If there’s one clear area where PlayStation continues to lag behind Microsoft, it’s in its subscription offering, despite the PS Plus service being completely overhauled in 2022.

PS Plus now comes in three tiers: Essential, Extra and Premium. The first of these is PS Plus as it existed before, granting you access to monthly free games and the PlayStation Plus Collection, a catalogue of 20 of the most popular PS4 titles that can be downloaded and played on the PS5 or the older hardware.

Upgrade to PS Plus Extra and you also get the Game Catalogue, a library of some 400 games that span this generation and the one before it. All of these games can be downloaded and are yours to keep for as long as you’re a PS Plus member. The top tier, PS Plus Premium, goes even further with a selection of retro PlayStation titles that go as far back as the original PlayStation console. 

PS Plus

If that sounds like Sony’s answer to Xbox Game Pass, then you’re not wrong, but PS Plus’ Extra and Premium tiers are nowhere near as much of a no-brainer right now. Granted, the Game Catalogue is an absolute treasure trove of gaming (particularly if you missed out on the previous generation), but unlike Microsoft, Sony won’t be putting first-party PS5 titles on the service at launch. If you want to play them right away, you’ll still be paying upwards of £70 for the likes of God of War Ragnarök on top of your PS Plus subscription. 

As for PS Plus Premium, while the prospect of being able to play PS1, PS2 and PS3 games in one place is undoubtedly appealing, the classic title library is seriously lacking right now, and PS3 games are only playable via streaming, which is really disappointing. In October, Sony also added PS5 game streaming, with 4K, to the console but it still has a lot of ground to gain on Xbox Cloud Streaming.

PlayStation VR

  • VR offering is a unique strength for PlayStation
  • Offers incredibly immersive experience
  • Expensive optional accessory

Aside from the game catalogues, the PS5 and Xbox Series X are so similar that it’s difficult to separate them. But one key advantage that Sony offers is support for VR. The PS5 is compatible with both the PlayStation VR and PlayStation VR 2 headsets.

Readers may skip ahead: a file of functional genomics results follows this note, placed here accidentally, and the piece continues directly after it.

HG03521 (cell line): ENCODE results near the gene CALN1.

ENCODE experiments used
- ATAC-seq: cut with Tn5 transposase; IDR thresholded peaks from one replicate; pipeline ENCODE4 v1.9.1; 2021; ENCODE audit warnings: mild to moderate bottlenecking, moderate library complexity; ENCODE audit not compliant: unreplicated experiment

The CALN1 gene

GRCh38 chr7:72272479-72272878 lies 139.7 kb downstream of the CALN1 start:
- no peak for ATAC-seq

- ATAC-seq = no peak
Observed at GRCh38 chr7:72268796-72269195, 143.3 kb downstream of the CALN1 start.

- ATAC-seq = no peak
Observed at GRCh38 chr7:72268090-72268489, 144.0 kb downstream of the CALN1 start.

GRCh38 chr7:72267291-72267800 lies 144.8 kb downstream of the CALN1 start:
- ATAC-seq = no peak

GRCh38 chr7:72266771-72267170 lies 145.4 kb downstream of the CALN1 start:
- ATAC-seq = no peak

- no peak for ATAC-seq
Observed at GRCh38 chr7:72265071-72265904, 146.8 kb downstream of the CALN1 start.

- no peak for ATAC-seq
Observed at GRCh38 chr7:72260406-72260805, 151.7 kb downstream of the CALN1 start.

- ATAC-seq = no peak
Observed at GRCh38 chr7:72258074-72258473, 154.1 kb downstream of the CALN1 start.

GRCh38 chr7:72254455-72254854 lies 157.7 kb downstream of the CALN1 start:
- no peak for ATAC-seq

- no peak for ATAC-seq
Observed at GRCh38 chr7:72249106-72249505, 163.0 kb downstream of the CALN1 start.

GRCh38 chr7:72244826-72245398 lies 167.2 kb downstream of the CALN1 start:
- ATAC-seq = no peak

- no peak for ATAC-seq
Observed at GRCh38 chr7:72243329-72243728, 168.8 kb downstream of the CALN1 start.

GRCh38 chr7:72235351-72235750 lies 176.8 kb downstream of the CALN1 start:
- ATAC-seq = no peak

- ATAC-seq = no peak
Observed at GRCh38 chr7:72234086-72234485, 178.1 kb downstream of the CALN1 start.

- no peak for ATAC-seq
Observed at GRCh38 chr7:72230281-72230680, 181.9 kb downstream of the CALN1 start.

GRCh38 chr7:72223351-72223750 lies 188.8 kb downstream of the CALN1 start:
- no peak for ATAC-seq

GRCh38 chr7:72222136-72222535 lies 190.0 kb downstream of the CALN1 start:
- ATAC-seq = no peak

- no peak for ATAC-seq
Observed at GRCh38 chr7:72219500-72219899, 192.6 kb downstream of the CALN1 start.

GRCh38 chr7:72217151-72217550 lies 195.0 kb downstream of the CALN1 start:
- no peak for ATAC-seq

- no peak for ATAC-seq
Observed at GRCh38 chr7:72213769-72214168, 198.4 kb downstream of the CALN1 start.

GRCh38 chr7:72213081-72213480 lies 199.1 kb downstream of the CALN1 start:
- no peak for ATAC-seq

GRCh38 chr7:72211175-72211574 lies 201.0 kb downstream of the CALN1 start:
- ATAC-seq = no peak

PlayStation VR 2 headset
Image Credit (Trusted Reviews)

The latter only launched in 2023, and already has a decent game library, including Horizon Call of the Mountain, Resident Evil Village, No Man’s Sky, Star Wars: Tales From The Galaxy’s Edge, Thumper and Rez Infinite.

The PlayStation VR 2 offers one of the best VR experiences yet, with a stunning 4K OLED screen, immersive haptic feedback and cutting-edge eye-tracking technology. It does need to be tethered to a PS5 at all times though, which means the wire can be a real tripping hazard.

Our staff member wearing the PlayStation VR 2 headset
Image Credit (Trusted Reviews)

The main stumbling block here is the price: you need to buy the PlayStation VR 2 headset separately at a whopping price of $549.99/£529.99. That makes the VR headset even more pricey than the PS5 console itself, and so is realistically going to have niche appeal.

Latest deals

Should you buy it?

You want a powerful PlayStation experience

Features like higher frame rates and ray tracing make the PS5 feel truly new-gen (to console gamers at least), while the DualSense is an amazing controller that really enhances games when used well.

You already own a PS5 or want even more power

The improvements Sony has made are welcome, but not worthy of upgrading your machine. The PS5 Pro might change that paradigm if any when it launches, so those seeking ultimate console power might want to wait

Final Thoughts

The new PS5 “Slim” is still a beast of a console and more exciting out of the box than the Xbox Series X. The controller is amazing, and with ray tracing, games like Marvel’s Spider-Man 2 and Ratchet & Clank: Rift Apart look incredible. Support for the PlayStation VR 2 and PlayStation Portal also opens up more doors that aren’t available with Xbox or Nintendo.

That said, Sony’s own games often ask you to choose between fidelity and frame rate, where I originally thought we’d be able to have it all. The price rise is also hard to ignore, especially when the Xbox Series X gives you better value for money with Game Pass.